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Republican Riley declares victory in Alabama

governor
From right, Rep. Bob Riley meets Friday with transition team chairman Bill Cabaniss.

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HOOVER, Alabama (CNN) -- Saying that "now is the time for us to come together as Alabamians," Republican challenger Bob Riley again declared victory in the state's gubernatorial race Saturday evening and called on Democratic Gov. Don Siegelman to drop his demand for a statewide recount.

"The results today are conclusive. You're looking at the next governor of Alabama," Riley said, outside of the headquarters of his transition team in this Birmingham suburb. "There reaches a point when all of us have to stand up and say, 'Enough is enough.' We've reached that point."

Elections officials in Alabama's 67 counties certified results Friday, which showed Riley with 672,222 votes and Siegelman with 669,105 votes -- a margin of just 3,117 out of more than 1.3 million votes cast. Unlike many states, Alabama has no provision for an automatic recount in close races.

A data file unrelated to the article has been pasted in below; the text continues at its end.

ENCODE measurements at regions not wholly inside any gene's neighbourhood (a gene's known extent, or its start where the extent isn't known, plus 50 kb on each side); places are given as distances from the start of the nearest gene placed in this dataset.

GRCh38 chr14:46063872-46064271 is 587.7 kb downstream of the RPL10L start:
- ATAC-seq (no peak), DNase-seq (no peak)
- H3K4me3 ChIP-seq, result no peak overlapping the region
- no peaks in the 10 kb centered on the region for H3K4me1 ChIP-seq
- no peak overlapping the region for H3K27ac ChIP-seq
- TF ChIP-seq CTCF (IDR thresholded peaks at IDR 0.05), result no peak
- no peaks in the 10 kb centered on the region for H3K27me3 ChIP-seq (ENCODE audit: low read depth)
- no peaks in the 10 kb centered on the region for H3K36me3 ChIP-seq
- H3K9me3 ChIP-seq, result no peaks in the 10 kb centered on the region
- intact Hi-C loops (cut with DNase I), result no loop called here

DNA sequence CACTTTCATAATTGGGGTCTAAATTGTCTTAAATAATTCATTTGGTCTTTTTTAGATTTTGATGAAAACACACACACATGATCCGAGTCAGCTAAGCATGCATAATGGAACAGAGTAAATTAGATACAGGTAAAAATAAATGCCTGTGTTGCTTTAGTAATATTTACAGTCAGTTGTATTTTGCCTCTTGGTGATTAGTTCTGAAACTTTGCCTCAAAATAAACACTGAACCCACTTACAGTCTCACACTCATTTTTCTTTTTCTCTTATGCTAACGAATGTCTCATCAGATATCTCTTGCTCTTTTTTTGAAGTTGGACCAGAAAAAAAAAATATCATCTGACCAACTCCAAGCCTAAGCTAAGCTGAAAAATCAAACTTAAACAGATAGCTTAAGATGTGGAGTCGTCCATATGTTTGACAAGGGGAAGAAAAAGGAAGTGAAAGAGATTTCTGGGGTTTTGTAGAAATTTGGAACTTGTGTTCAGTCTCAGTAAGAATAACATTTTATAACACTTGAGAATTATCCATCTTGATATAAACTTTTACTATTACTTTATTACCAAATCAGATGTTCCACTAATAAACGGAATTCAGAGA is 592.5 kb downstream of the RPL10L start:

Siegelman supporters in every county in the state Friday filed a petition for a recount. But Attorney General Bill Pryor, a Republican, issued an opinion saying state law didn't allow county elections officials to break seals on voting machines and recount ballots unless Siegelman formally contests the election.

The governor has not announced his next move, which could include a court challenge.

The controversy -- similar to the 2000 flap in the presidential count in Florida -- arose when initial returns showed Siegelman with an apparent victory. Then, election officials in Baldwin County, a GOP stronghold, corrected what they said was a computer error, flipping the results the other way and making Riley, a congressman from Ashland, the winner.

Siegelman's supporters cried foul, and both men have declared themselves the next governor.

Should Siegelman be unsuccessful in reversing the results, he will become the third incumbent Democratic governor in the South swept from office in the November 5 election. Gov. Roy Barnes in Georgia and Gov. Jim Hodges in South Carolina both lost their bids for re-election.



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